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US natural gas prices hit a six-month high, boosted by demand from the heatwave that has hit North America.
The unusually hot summer weather has lifted the natural gas market, which had been depressed for most of the year due to a rise in shale gas supplies.
Air conditioning demand has surged over the past few weeks as large parts of the US faced temperatures of more than 38C (100F). The Nymex April natural gas benchmark rose above the key level of $3 per million British thermal units for the first time since January.
The hot weather was a boon for the natural gas industry, which suffered from high supplies and low demand last winter due to the mild temperatures. Without the significant air-conditioning demand this summer, the rise in inventories "would have resulted in the much discussed end-of-season collapse in prices, said Teri Viswanath, analyst at BNP Paribas in New York.
Meteorologists said that this years summer heat had come a week earlier than in 2011, when high temperatures intensified at the end of July and continued into August.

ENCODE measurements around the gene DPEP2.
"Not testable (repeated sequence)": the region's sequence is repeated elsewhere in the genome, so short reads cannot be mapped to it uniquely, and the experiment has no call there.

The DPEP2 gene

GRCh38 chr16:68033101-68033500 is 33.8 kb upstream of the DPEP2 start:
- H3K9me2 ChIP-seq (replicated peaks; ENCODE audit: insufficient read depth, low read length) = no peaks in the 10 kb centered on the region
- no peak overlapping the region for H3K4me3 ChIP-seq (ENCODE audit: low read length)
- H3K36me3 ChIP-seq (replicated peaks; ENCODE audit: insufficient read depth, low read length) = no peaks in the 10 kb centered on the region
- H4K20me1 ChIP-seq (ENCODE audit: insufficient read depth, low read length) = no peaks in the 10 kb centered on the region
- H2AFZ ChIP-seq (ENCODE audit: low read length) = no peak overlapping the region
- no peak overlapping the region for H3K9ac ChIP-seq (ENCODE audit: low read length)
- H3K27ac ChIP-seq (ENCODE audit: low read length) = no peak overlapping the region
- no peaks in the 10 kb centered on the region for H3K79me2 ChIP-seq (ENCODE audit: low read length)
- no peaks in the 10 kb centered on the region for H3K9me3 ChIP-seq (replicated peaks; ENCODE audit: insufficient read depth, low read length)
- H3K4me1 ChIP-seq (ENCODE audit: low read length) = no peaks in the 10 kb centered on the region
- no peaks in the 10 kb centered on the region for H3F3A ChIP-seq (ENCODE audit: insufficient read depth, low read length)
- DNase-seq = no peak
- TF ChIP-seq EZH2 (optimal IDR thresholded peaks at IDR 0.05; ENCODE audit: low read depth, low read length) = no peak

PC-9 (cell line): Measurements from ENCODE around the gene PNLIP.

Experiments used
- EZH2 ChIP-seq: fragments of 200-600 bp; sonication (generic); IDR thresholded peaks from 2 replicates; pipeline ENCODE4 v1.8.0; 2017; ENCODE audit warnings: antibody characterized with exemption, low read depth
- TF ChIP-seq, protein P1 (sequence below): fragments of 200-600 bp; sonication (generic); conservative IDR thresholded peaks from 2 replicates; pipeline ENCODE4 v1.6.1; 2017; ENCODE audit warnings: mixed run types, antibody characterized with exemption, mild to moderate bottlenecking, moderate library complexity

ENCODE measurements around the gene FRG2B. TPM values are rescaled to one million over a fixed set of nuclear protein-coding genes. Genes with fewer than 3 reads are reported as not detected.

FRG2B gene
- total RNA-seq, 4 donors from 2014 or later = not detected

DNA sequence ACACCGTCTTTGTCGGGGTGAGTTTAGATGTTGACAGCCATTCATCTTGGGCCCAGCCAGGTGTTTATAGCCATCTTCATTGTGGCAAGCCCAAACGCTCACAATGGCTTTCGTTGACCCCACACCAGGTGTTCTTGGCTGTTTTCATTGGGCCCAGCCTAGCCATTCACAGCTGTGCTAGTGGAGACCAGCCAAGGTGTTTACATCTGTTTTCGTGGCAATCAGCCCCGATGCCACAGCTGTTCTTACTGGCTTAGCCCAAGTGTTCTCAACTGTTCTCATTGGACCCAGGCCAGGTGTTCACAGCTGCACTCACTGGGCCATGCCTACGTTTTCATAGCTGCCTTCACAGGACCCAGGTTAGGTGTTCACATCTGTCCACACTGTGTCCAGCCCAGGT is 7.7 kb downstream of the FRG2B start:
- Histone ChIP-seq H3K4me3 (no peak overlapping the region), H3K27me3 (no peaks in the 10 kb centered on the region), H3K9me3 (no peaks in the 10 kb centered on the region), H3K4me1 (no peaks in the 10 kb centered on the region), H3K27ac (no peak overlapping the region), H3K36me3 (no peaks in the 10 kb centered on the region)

This past week was particularly hot, with average national temperatures 2 per cent higher than any week in 2011, according to Matt Rogers at weather consultants Commodity Weather Group in Maryland.
He said that the atmosphere had been affected by the residual effects of the La Nia weather phenomenon, which had brought hot and dry weather in wide parts of the US last year.
US government inventory data released on Friday reflected the strong demand.
Domestic gas stocks last week rose by a less than expected 39bn cubic feet, compared with forecasts of about 43 bcf. Gas in underground storage totalled 3,102 bcf at the end of June, 24 per cent higher than a year ago. Nymex August natural gas was trading at $2.835 mBtu.
Traders are now focused on the development of El Nio conditions, which are expected to strengthen and bring cooler weather, affecting electricity demand. The weather patterns were expected to change next week, said Mr Rogers.
Elsewhere in the energy market, Brent crude, which this week hit a month-high, rallying above $100, eased back. Oil prices rallied earlier in the week as the EUs Iranian sanctions kicked in and Norwegian oil producers prepared for an output stoppage after labour negotiations broke down.
Weaker than expected US jobs data and news that the Norwegian government had stepped into intervene in the talks between the unions and the oil industry association prompted profit-taking yesterday. ICE August Brent on Friday traded at $98.19 a barrel.
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